My mother is still in hospital, although she is treating it like a pinball machine! You know what I mean? You zap the ball and it bounces from one place to another and you never know where it’s going to end up? Yep, that’s the one, except in her version you are trundled from a side room to the main part of the ward, then off to another ward. Oh! Back again! Into the main section? Nope, into a side room. You get the picture, I’m sure. Add to this the new problems that arise, then disappear, only to be replaced by newer things that are even more worrying.

So, yes, the stress continues. Only now, my ability to cope with that stress is beginning to fail. And we know what that means, don’t we, children? Yes! Fibromyalgia kicks in, alongside anxiety attacks. The standby medicine is close at hand, although I have only had to resort to it once. However, tiredness and fatigue are both beginning to be regular features of my days, together with the heightened tinnitus.

I am trying to lessen the pressure that I tend to put upon myself. I finished my craft project for this week’s swap in plenty of time and I am just picking up and working on whatever other crafty thing takes my fancy. By doing that, I am getting maximum enjoyment of my crafting activities with minimum stress. However, there are some things that have to be done at particular times and I have a few of those waiting in the wings. I am hoping that the spots of Fibre Fog that I’ve had don’t increase and make dealing with practical things, a hard slog.

All things considered, I am getting off lightly where the Fibro is concerned and, as ever, I am very grateful for that. For the time being, as long as I can sleep when I need to, and feel fairly refreshed afterwards, it doesn’t add to my difficulty in coping with the stress of the moment. Long may that continue.

** If you are wondering about the photo, it is of a strange looking building in Singapore which I struggled to photograph in any way that shows its strange appearance. It was covered in 3-D triangular pieces of metal which looked something like the protective spines of an animal. See, I can’t even describe it very well!

Hello! Can You Hear Me?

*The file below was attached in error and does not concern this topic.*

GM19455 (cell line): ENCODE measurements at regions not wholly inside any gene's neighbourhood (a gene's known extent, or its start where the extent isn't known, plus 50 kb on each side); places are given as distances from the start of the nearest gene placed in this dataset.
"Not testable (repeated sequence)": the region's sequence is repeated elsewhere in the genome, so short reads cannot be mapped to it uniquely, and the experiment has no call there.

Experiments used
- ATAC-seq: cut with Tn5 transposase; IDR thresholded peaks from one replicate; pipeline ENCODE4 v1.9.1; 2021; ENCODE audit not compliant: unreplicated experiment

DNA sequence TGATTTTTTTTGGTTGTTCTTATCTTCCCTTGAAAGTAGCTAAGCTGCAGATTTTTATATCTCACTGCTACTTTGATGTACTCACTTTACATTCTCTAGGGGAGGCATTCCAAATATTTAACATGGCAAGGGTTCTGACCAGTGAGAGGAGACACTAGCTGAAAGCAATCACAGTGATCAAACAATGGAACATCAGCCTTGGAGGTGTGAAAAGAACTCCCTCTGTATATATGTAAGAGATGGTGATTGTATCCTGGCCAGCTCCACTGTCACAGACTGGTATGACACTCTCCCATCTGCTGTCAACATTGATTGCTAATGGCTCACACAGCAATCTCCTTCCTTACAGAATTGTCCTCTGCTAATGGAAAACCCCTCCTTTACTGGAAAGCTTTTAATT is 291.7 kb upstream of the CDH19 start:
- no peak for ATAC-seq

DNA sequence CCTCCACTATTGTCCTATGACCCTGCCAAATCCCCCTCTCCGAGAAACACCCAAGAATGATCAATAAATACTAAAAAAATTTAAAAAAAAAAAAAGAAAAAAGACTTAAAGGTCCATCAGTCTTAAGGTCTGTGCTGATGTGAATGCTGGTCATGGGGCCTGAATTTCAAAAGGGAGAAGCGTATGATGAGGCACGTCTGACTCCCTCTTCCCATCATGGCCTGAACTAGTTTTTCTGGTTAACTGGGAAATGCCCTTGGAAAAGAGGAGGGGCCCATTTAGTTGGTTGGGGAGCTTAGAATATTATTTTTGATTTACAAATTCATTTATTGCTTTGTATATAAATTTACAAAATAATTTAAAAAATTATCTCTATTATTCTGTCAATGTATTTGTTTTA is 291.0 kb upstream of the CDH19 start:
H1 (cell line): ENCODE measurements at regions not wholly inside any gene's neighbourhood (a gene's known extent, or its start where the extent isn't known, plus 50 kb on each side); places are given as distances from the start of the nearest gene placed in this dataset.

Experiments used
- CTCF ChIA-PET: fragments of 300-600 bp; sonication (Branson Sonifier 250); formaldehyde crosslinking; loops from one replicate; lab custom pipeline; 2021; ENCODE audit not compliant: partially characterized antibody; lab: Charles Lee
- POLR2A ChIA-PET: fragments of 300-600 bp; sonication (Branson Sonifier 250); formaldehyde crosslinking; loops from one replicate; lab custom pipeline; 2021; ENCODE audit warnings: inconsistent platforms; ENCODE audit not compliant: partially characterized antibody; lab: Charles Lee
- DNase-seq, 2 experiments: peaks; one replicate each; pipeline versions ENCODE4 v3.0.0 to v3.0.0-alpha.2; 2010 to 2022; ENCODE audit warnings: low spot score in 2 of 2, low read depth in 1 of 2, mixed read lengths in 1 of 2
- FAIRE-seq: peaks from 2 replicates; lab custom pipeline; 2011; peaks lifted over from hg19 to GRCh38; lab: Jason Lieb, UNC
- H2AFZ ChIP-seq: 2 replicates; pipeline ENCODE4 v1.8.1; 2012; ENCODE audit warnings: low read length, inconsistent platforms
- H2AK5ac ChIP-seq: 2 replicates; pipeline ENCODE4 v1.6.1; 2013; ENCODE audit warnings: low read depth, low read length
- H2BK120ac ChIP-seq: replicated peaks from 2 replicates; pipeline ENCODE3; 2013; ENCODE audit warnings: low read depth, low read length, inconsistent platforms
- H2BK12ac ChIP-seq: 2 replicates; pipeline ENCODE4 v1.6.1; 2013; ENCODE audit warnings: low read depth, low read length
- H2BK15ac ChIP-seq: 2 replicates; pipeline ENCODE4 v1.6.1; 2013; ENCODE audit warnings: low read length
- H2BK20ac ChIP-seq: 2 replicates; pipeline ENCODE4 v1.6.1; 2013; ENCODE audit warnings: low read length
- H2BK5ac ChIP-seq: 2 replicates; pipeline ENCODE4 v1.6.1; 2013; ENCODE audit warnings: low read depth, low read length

Turkish sea view


You may have guessed that yesterday was not a “good day” for me. Actually it turned out to be a hugely better day than either Saturday or Sunday, but it still wasn’t good. I did manage to stay awake for much of the day but I wasn’t up to doing much. The sum total of my achievements for yesterday was:

  1. Writing my Fibro Diary post
  2. Knitting three rows of a child’s hat in the morning
  3. Knitting four rows of said child’s hat in the evening (I shouldn’t have knitted the fourth, it was a row “too far”).

During the day I spent some time watching trashy TV programmes and some time online. It was during one of the online periods that I read a post on Facebook, ostensibly written by Fibromyalgia. It was on the Fibromyalgia UK Facebook page:

It was quite a lengthy piece and I don’t intend to reproduce the entire thing here. However, I did request, and was granted, permission to use some of it. So, here goes:

Hi….My Name is Fibromyalgia, and I’m an Invisible Chronic Illness. I am now velcroed to you for life. Others around you can’t see me or hear me, but YOUR body feels me. I can attack you anywhere and anyhow I please. I can cause severe pain or, if I’m in a good mood, I can just cause you to ache all over.

Remember when you and Energy ran around together and had fun?
I took Energy from you, and gave you Exhaustion. Try to have fun now! I also took Good Sleep from you and, in its place, gave you Brain Fog. I can make you tremble internally or make you feel cold or hot when everyone else feels normal. Oh, yeah, I can make you feel anxious or depressed, too. If you have something planned, or are looking forward to a great day, I can take that away, too. You didn’t ask for me. I chose you for various reasons: That virus you had that you never recovered from, or that car accident, or maybe it was the years of abuse and trauma. Well, anyway, I’m here to stay!

I hear you’re going to see a doctor … You will be put on pain pills, sleeping pills, energy pills, … given a TENs unit, get massaged… you cry to the doctor how debilitating life is every day.

Your family, friends… will all listen to you… hearing about how I make you feel, and that I’m a debilitating disease…while you slowly feel that you are losing your dignity trying to make them understand, especially when you are in the middle of a conversation with a “Normal” person, and can’t remember what you were going to say next!


I have edited the piece removing sections to make it more relevant to my situation. Please remember, though, that Fibro is different for each sufferer. Remember also that it’s not just the person with Fibro who suffers, but also those closest to her or him.

I hope that reading both this and yesterday’s posts will help you to understand a bit more about how it feels to have Fibromyalgia. And I sincerely hope that you are never affected by it.